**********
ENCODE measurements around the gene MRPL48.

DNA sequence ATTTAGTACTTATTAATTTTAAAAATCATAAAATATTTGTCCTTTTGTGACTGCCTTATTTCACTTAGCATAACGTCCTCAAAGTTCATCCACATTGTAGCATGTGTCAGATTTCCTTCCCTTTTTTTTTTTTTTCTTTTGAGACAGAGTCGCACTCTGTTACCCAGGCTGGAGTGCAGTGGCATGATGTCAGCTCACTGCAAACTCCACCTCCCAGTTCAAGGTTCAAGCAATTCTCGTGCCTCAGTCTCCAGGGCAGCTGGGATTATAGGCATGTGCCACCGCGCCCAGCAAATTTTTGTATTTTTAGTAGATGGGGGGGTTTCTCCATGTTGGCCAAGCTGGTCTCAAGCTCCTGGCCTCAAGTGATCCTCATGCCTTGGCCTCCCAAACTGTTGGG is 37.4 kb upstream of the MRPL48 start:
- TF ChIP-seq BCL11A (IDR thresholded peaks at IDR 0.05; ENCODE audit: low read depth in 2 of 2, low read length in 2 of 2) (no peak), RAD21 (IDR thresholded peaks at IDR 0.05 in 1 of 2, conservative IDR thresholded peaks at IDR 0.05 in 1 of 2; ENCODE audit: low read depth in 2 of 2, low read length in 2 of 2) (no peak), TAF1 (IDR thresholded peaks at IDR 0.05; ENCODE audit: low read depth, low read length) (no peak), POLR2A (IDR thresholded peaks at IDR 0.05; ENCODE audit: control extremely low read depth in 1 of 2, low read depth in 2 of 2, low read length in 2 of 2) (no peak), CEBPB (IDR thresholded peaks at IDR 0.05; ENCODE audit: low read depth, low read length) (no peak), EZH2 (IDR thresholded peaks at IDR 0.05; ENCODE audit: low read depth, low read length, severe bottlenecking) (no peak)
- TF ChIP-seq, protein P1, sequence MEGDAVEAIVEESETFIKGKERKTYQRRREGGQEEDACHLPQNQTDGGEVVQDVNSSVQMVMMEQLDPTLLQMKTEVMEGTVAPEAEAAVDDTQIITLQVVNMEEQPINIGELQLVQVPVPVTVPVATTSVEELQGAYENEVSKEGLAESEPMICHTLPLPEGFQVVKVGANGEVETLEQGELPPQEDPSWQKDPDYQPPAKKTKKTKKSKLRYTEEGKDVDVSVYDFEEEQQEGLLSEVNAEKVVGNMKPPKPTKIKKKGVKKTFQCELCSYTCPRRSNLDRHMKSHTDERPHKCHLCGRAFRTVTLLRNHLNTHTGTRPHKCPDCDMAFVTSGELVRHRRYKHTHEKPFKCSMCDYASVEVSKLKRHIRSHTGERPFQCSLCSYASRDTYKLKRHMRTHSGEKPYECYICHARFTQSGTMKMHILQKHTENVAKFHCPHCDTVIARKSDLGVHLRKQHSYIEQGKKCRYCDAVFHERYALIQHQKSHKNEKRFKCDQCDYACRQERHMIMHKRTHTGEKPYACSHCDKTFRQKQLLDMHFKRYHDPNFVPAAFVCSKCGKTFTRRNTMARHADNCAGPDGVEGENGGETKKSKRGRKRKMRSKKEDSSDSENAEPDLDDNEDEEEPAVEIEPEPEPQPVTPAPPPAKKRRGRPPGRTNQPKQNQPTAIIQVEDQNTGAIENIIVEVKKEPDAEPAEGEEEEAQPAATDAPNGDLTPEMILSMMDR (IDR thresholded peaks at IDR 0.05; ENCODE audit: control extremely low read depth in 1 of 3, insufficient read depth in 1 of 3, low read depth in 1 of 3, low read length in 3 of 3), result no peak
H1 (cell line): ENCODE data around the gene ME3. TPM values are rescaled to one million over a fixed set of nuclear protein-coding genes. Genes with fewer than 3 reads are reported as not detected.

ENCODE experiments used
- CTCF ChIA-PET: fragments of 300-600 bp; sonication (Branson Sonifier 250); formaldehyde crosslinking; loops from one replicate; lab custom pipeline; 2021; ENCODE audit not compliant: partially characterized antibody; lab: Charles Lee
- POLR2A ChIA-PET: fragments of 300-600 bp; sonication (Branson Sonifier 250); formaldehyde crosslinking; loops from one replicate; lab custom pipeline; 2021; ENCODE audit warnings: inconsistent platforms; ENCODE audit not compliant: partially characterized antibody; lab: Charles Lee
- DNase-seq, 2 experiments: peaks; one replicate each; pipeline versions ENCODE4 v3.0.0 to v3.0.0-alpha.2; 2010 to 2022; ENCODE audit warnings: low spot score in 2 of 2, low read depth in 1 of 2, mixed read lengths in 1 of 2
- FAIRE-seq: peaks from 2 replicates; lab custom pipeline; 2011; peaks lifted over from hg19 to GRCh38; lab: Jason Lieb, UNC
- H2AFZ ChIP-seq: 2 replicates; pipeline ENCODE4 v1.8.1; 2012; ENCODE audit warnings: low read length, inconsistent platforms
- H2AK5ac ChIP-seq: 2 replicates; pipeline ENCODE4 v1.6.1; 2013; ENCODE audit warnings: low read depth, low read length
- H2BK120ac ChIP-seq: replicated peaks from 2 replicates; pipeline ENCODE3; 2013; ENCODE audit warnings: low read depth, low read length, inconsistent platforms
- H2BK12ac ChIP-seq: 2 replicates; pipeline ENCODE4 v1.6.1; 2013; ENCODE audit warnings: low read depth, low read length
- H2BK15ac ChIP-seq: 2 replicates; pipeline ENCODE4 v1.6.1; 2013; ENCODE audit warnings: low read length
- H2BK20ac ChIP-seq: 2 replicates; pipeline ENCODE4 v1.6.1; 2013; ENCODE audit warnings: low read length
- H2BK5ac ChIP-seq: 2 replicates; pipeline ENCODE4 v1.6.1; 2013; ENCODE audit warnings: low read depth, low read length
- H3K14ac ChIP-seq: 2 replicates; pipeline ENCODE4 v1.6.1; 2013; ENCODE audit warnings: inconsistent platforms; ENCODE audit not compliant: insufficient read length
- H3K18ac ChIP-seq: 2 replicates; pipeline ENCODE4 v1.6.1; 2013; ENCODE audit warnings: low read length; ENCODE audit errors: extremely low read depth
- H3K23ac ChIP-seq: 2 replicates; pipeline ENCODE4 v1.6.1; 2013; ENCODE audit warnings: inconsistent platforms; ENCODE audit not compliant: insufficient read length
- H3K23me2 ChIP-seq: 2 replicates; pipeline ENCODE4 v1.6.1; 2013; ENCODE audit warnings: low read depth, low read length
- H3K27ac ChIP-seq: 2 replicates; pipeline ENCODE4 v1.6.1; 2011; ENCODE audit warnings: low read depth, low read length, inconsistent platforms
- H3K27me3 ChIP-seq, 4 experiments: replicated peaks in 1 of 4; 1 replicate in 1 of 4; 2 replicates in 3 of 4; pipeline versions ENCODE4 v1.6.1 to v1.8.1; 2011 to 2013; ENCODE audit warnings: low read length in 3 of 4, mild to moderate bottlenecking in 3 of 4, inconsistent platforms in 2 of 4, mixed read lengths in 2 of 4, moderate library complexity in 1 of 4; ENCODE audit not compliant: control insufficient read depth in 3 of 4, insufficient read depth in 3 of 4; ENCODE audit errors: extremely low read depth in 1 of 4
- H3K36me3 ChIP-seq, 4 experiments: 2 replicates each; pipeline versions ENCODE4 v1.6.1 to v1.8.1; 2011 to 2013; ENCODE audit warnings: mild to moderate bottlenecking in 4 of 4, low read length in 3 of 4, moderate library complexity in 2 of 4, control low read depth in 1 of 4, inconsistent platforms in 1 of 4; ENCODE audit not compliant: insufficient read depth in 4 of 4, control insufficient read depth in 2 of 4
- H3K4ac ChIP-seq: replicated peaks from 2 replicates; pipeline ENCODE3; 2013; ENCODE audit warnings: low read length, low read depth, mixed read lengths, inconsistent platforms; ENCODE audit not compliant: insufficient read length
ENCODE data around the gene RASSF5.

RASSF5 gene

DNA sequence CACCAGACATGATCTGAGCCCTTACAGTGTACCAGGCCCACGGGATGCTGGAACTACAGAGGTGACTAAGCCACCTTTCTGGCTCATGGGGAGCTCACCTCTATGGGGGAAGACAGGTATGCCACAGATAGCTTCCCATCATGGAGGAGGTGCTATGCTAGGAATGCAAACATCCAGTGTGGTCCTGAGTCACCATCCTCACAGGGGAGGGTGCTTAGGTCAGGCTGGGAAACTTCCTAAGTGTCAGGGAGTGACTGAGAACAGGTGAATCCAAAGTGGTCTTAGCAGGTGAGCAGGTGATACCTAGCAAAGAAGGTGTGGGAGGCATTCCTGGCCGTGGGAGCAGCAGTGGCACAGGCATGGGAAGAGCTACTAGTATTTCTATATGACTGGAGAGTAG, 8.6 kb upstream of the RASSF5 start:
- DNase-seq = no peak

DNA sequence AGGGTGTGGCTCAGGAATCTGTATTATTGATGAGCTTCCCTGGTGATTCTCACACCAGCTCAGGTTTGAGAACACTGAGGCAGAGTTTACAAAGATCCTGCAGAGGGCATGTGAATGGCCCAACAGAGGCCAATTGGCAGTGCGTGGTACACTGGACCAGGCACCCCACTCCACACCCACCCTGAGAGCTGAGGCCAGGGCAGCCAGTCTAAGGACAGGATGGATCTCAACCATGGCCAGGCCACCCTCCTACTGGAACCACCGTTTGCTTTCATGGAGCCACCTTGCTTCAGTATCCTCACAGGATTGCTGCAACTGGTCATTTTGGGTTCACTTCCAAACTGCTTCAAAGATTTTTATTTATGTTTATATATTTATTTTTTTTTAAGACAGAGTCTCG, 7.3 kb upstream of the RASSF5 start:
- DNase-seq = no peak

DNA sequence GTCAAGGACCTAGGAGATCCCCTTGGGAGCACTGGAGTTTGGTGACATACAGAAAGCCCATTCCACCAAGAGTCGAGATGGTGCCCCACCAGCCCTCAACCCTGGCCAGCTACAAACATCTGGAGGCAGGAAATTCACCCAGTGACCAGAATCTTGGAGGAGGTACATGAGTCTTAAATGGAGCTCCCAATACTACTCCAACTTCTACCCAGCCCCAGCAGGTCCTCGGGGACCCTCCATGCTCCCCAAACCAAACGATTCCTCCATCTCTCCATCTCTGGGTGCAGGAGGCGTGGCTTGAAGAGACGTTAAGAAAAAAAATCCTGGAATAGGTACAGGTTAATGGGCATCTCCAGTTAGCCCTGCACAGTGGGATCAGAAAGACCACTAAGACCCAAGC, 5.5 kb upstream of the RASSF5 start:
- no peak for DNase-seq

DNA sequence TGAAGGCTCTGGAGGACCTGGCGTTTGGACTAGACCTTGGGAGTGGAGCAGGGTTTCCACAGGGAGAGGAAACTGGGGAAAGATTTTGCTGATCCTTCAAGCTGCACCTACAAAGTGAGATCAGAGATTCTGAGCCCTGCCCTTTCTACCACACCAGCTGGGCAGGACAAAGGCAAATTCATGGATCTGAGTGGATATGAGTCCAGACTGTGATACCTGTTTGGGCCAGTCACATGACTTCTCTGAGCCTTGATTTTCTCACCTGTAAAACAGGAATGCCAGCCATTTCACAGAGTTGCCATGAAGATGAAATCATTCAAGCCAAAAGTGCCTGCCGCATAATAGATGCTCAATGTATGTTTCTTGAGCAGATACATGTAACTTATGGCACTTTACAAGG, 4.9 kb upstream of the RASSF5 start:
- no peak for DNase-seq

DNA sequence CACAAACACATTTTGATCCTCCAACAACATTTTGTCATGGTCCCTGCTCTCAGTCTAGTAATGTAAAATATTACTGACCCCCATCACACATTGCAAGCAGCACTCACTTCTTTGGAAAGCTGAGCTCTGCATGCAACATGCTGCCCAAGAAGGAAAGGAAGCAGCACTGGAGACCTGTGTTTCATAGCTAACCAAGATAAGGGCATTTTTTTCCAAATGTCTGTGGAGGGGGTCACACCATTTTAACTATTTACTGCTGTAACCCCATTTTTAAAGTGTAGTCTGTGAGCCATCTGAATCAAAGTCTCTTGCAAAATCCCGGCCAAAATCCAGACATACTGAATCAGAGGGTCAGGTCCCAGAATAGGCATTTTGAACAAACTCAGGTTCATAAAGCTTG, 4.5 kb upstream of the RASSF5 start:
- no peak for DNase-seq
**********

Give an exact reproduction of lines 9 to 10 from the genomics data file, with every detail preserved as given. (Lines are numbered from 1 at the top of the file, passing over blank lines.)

- DNase-seq, 2 experiments: peaks; one replicate each; pipeline versions ENCODE4 v3.0.0 to v3.0.0-alpha.2; 2010 to 2022; ENCODE audit warnings: low spot score in 2 of 2, low read depth in 1 of 2, mixed read lengths in 1 of 2
- FAIRE-seq: peaks from 2 replicates; lab custom pipeline; 2011; peaks lifted over from hg19 to GRCh38; lab: Jason Lieb, UNC